The Canadian Books We’re Most Excited About In 2022

It’s hard to feel optimistic about anything these days, but at least there are good books to look forward to in the new year.

These are some of the Canadian titles I can’t wait to read in 2022.

14 books of 2021 that will bring comfort and joy to your Christmas reading

The Globe 100: The Books We Love in 2021

The maid
People change

Nita Prose’s The Maid (Viking Canada, January 4)

Nita Prose is the pseudonym of the Vice President and Editorial Director of Simon & Schuster Canada, Nita Pronovost. Her debut novel sparked a bidding war and Universal Pictures picked up the film rights, with Florence Pugh set to star in the murder mystery.

People Change by Vivek Shraya (Penguin Canada, January 4)

A slim volume that is a meditation on change, by a master of the art of reinvention: pop star, author, publisher, stage artist.

Lost in the Valley of Death

Lost in the Valley of Death: A Story of Obsession and Danger in the Himalayas by Harley Rustad (Knopf Canada, January 11)

big lonely doug Author Harley Rustad returns with this non-fiction narrative account of the unsolved disappearance of an American backpacker in India.

Tides by Sara Freeman (Hamish Hamilton, January 18)

In this debut novel, Freeman unravels the story of Mara, a woman coping with a sudden and devastating loss, in short, evocative passages in the style of Jenny Offill.

when we lost our minds
pure color

When We Lost Our Heads by Heather O’Neill (HarperCollins Canada, February 1)

A complicated friendship between two girls in 19th-century Montreal leads to high-stakes consequences. From Giller’s finalist author of The girl who was saturday night Y angel dreams.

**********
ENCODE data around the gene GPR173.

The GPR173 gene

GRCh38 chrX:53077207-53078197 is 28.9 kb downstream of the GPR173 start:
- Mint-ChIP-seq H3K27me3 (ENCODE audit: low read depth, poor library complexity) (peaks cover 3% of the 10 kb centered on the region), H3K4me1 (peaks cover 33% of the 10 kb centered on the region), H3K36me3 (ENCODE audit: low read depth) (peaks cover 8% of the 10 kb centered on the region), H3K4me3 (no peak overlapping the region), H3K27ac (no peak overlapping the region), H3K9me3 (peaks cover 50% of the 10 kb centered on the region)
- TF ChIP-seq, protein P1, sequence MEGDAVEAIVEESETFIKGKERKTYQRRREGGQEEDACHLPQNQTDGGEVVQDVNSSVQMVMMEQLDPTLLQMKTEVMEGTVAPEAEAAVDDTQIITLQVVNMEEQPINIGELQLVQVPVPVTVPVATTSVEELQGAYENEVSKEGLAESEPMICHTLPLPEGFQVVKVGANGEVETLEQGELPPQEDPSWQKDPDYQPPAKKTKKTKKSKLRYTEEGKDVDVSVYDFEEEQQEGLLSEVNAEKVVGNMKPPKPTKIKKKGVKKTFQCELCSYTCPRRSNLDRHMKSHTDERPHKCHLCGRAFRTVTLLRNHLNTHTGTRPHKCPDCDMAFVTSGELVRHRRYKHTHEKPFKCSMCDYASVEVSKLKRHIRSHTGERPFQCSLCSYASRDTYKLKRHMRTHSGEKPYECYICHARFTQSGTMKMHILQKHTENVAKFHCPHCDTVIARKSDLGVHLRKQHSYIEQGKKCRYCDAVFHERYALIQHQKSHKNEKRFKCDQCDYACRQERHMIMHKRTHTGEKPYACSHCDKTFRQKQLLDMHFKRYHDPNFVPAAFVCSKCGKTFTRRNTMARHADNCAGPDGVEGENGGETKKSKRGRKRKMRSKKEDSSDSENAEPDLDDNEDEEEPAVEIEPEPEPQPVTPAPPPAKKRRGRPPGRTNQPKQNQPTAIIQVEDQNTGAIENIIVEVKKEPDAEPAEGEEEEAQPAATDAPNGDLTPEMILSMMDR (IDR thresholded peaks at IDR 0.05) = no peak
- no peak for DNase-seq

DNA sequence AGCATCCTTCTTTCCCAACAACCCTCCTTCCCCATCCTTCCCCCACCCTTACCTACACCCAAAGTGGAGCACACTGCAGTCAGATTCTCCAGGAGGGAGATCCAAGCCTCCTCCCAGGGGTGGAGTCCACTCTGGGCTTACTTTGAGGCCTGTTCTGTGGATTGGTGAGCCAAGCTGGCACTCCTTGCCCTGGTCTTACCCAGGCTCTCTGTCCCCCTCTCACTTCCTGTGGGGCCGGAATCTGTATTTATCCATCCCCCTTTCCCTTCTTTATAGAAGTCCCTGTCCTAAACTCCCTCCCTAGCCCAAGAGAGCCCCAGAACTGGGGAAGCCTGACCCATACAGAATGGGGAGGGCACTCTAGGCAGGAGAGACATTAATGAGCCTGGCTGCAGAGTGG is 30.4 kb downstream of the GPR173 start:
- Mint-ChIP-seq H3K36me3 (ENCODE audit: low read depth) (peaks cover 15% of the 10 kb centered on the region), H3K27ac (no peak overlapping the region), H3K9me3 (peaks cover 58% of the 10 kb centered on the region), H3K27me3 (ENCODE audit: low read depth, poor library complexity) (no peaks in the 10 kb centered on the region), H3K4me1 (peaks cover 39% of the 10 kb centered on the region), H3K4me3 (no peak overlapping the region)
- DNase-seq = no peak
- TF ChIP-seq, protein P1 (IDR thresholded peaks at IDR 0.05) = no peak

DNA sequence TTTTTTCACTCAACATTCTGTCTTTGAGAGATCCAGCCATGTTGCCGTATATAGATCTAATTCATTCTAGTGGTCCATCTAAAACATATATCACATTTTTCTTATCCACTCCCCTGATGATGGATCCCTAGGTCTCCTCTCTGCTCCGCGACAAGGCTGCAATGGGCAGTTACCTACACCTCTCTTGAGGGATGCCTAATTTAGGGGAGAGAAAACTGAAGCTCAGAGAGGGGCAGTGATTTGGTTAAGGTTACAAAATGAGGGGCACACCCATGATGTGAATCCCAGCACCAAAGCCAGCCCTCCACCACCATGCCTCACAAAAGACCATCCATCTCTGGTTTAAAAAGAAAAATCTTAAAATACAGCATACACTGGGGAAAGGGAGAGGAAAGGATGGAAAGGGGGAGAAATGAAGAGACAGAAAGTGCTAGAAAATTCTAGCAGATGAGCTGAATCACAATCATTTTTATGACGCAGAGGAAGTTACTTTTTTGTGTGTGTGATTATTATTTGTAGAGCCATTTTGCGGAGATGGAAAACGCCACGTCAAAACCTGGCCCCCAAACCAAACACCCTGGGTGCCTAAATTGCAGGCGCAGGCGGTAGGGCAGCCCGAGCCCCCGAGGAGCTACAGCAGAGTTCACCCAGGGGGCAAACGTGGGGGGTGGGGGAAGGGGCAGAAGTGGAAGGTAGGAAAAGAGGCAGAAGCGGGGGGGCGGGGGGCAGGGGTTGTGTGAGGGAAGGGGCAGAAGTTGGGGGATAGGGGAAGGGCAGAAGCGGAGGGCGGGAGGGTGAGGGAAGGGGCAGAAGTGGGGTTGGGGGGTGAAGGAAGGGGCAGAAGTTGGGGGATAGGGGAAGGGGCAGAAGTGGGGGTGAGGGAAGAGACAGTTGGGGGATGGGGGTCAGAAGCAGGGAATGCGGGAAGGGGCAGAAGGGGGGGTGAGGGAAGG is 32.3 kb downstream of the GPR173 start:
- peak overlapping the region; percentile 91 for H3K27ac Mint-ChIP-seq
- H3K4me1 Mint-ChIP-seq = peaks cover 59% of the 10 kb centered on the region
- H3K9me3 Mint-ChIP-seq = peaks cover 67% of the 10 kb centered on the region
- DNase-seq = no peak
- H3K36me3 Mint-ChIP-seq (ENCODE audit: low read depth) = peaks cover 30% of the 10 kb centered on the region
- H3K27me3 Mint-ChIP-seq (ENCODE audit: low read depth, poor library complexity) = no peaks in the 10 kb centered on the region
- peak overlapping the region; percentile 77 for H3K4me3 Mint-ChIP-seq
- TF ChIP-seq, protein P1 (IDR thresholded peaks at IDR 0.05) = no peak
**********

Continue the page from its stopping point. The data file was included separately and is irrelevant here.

Pure Color by Sheila Heti (Knopf Canada, February 15)

A young woman leaves home to attend art school, where the world opens up in countless ways. From the author of Maternity Y How should a person be?

run towards danger
burning questions

Run Towards the Danger: Confrontations with a Body of Memory by Sarah Polley (Hamish Hamilton, March 1)

In her debut book, the writer-director-actress shares what she calls the biggest stories of her life. “The ones I’ve avoided, the ones I haven’t counted, the ones that have kept me up countless nights.”

Burning Questions: Essays and Occasional Pieces, 2004-2021 by Margaret Atwood (McClelland & Stewart, March 1)

This collection of over 50 essays answers burning questions like how can we live on our planet? And what do zombies have to do with authoritarianism?

stray dogs
Jameela Green ruins everything

Stray Dogs by Rawi Hage (Knopf Canada, March 1)

The Giller Prize and Governor General’s Award finalist author sets each of the 11 stories in this collection in a different city, including Baghdad, Tokyo and Montreal.

Jameela Green Ruins Everything by Zarqa Nawaz (Simon & Schuster Canada, March 8)

The first novel by the creator of Little Mosque on the Prairie features a disillusioned Muslim-American memoirist who is instructed by the imam of her mosque to do a good deed.

305 Lost Buildings
my face in the light

305 Lost Buildings of Canada by Raymond Biesinger and Alex Bozikovic (Goose Lane, March 22)

Bozikovic, architecture critic for The Globe and Mail, joins Biesinger, who uses archival photos, plans and written reports to illustrate lost wonders across the country.

My Face in the Light by Martha Schabas (Knopf Canada, April 12)

In this highly anticipated second novel from the former Globe and Mail dance critic, a young woman abandons her marriage and her theater career to pursue unresolved issues from her past.

sea ​​of ​​tranquility
invisible boy

Sea of ​​Tranquility by Emily St. John Mandel (HarperCollins, April 5)

Characters in this time travel novel by the author of station eleven Y glass hotel include the writer of a bestselling novel about a fictional pandemic, who embarks on a galactic book tour during a real pandemic.

Invisible Boy: A Memoir of Self-Discovery by Harrison Mooney (Patrick Crean Editions, September 13)

The Vancouver journalist, a transracial adoptee, explores his journey into black consciousness in BC’s Bible Belt.

Sideways by Josh O’Kane (Random House Canada, September 13)

An investigation into the Google affiliate Sidewalk Labs project for Toronto from The Globe and Mail reporter who covered the doomed urban experiment.

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